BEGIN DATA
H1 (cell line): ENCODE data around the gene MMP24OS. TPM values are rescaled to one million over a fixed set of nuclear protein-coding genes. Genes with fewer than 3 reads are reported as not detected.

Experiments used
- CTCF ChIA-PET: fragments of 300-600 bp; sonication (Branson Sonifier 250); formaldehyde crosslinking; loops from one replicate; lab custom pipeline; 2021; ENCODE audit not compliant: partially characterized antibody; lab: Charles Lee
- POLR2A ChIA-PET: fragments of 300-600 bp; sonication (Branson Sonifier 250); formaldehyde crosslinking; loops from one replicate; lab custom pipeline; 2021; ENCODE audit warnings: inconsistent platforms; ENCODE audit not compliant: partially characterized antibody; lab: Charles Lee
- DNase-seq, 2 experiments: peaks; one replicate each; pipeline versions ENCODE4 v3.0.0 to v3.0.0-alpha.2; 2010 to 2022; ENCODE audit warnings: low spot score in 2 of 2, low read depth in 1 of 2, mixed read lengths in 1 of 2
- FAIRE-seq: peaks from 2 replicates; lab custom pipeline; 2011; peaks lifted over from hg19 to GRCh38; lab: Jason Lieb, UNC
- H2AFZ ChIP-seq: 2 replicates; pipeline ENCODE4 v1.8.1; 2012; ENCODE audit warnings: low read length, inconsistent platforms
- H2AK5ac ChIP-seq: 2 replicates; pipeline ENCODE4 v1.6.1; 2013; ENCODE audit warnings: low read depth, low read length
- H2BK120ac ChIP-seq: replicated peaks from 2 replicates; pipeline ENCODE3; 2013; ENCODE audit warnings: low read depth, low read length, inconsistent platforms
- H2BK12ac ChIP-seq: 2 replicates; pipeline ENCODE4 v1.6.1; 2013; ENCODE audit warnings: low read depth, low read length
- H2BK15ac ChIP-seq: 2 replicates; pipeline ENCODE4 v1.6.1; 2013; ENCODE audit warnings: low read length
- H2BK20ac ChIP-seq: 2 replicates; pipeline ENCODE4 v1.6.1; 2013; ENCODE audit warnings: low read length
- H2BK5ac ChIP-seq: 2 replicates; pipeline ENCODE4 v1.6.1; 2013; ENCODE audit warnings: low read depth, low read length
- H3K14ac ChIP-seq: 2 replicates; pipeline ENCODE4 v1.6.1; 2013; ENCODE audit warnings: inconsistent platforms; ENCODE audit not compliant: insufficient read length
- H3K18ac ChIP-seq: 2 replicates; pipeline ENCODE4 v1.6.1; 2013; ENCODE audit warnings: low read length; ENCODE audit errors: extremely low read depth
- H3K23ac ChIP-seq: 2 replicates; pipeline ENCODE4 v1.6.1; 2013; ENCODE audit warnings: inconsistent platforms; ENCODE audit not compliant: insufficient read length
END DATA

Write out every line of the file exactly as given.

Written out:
H1 (cell line): ENCODE data around the gene MMP24OS. TPM values are rescaled to one million over a fixed set of nuclear protein-coding genes. Genes with fewer than 3 reads are reported as not detected.

Experiments used
- CTCF ChIA-PET: fragments of 300-600 bp; sonication (Branson Sonifier 250); formaldehyde crosslinking; loops from one replicate; lab custom pipeline; 2021; ENCODE audit not compliant: partially characterized antibody; lab: Charles Lee
- POLR2A ChIA-PET: fragments of 300-600 bp; sonication (Branson Sonifier 250); formaldehyde crosslinking; loops from one replicate; lab custom pipeline; 2021; ENCODE audit warnings: inconsistent platforms; ENCODE audit not compliant: partially characterized antibody; lab: Charles Lee
- DNase-seq, 2 experiments: peaks; one replicate each; pipeline versions ENCODE4 v3.0.0 to v3.0.0-alpha.2; 2010 to 2022; ENCODE audit warnings: low spot score in 2 of 2, low read depth in 1 of 2, mixed read lengths in 1 of 2
- FAIRE-seq: peaks from 2 replicates; lab custom pipeline; 2011; peaks lifted over from hg19 to GRCh38; lab: Jason Lieb, UNC
- H2AFZ ChIP-seq: 2 replicates; pipeline ENCODE4 v1.8.1; 2012; ENCODE audit warnings: low read length, inconsistent platforms
- H2AK5ac ChIP-seq: 2 replicates; pipeline ENCODE4 v1.6.1; 2013; ENCODE audit warnings: low read depth, low read length
- H2BK120ac ChIP-seq: replicated peaks from 2 replicates; pipeline ENCODE3; 2013; ENCODE audit warnings: low read depth, low read length, inconsistent platforms
- H2BK12ac ChIP-seq: 2 replicates; pipeline ENCODE4 v1.6.1; 2013; ENCODE audit warnings: low read depth, low read length
- H2BK15ac ChIP-seq: 2 replicates; pipeline ENCODE4 v1.6.1; 2013; ENCODE audit warnings: low read length
- H2BK20ac ChIP-seq: 2 replicates; pipeline ENCODE4 v1.6.1; 2013; ENCODE audit warnings: low read length
- H2BK5ac ChIP-seq: 2 replicates; pipeline ENCODE4 v1.6.1; 2013; ENCODE audit warnings: low read depth, low read length
- H3K14ac ChIP-seq: 2 replicates; pipeline ENCODE4 v1.6.1; 2013; ENCODE audit warnings: inconsistent platforms; ENCODE audit not compliant: insufficient read length
- H3K18ac ChIP-seq: 2 replicates; pipeline ENCODE4 v1.6.1; 2013; ENCODE audit warnings: low read length; ENCODE audit errors: extremely low read depth
- H3K23ac ChIP-seq: 2 replicates; pipeline ENCODE4 v1.6.1; 2013; ENCODE audit warnings: inconsistent platforms; ENCODE audit not compliant: insufficient read length